In “Hackers and Painters“, one of my favorite essayists and modern day renaissance men, Paul Graham, states his disdain for strongly typed programming languages. The main reason is that he doesn’t like to be scolded by mindless compilers that handcuff his creativity by enforcing static type-checking rules. Being a C++ programmer, even though I love Paul and understand his point of view, I have to disagree. One of the reasons I like working in C++ is because of the language’s strong type checking rules, which are enforced on the source code during compilation. C++ compilers find and flag a lot of my programming mistakes prior to runtime <- where finding sources of error can be much more time consuming and frustrating.
Driven by “a fierce determination not to impose a specific one size fits all programming style” on programmers, Bjarne Stroustrup designed C++ to allow programmers to override the built-in type system if they consciously want to do so. By preserving the old C style casting syntax and introducing new, ugly C++ casting keywords (static_cast, dynamic_cast, etc) that purposefully make manual casts stick out like a sore thumb and easily findable in the code base, a programmer can legally subvert the type system.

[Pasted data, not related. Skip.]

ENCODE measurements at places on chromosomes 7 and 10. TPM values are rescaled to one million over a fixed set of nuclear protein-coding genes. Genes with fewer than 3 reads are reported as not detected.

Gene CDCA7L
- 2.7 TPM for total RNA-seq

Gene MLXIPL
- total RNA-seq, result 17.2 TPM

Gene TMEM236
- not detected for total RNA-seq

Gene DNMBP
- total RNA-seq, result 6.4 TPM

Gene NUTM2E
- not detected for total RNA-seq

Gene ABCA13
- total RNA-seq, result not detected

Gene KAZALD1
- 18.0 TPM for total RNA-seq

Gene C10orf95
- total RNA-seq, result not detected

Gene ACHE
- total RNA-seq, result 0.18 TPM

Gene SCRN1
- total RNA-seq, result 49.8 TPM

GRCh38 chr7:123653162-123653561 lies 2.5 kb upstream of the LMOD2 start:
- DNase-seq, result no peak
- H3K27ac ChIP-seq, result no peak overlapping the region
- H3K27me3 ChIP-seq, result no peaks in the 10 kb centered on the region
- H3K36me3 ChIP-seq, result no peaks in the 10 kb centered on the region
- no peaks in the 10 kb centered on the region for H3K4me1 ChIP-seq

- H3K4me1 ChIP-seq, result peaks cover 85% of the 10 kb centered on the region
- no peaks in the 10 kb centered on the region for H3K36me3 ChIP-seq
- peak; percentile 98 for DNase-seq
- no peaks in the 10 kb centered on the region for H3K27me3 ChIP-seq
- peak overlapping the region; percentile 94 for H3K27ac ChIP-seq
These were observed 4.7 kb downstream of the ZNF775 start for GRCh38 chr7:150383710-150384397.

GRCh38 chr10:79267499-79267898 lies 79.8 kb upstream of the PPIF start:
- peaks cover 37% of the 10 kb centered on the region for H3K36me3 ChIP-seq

C++ gets trashed a lot by other programming language zealots because it’s a powerful tool with a rich set of features and it supports multiple programming styles (procedural, abstract data types, object-oriented, generic) instead of just one “pure” style. Those attributes, along with Bjarne’s empathy with the common programmer, are exactly why I love using C++. How about you, what language(s) do and don’t you like? Why?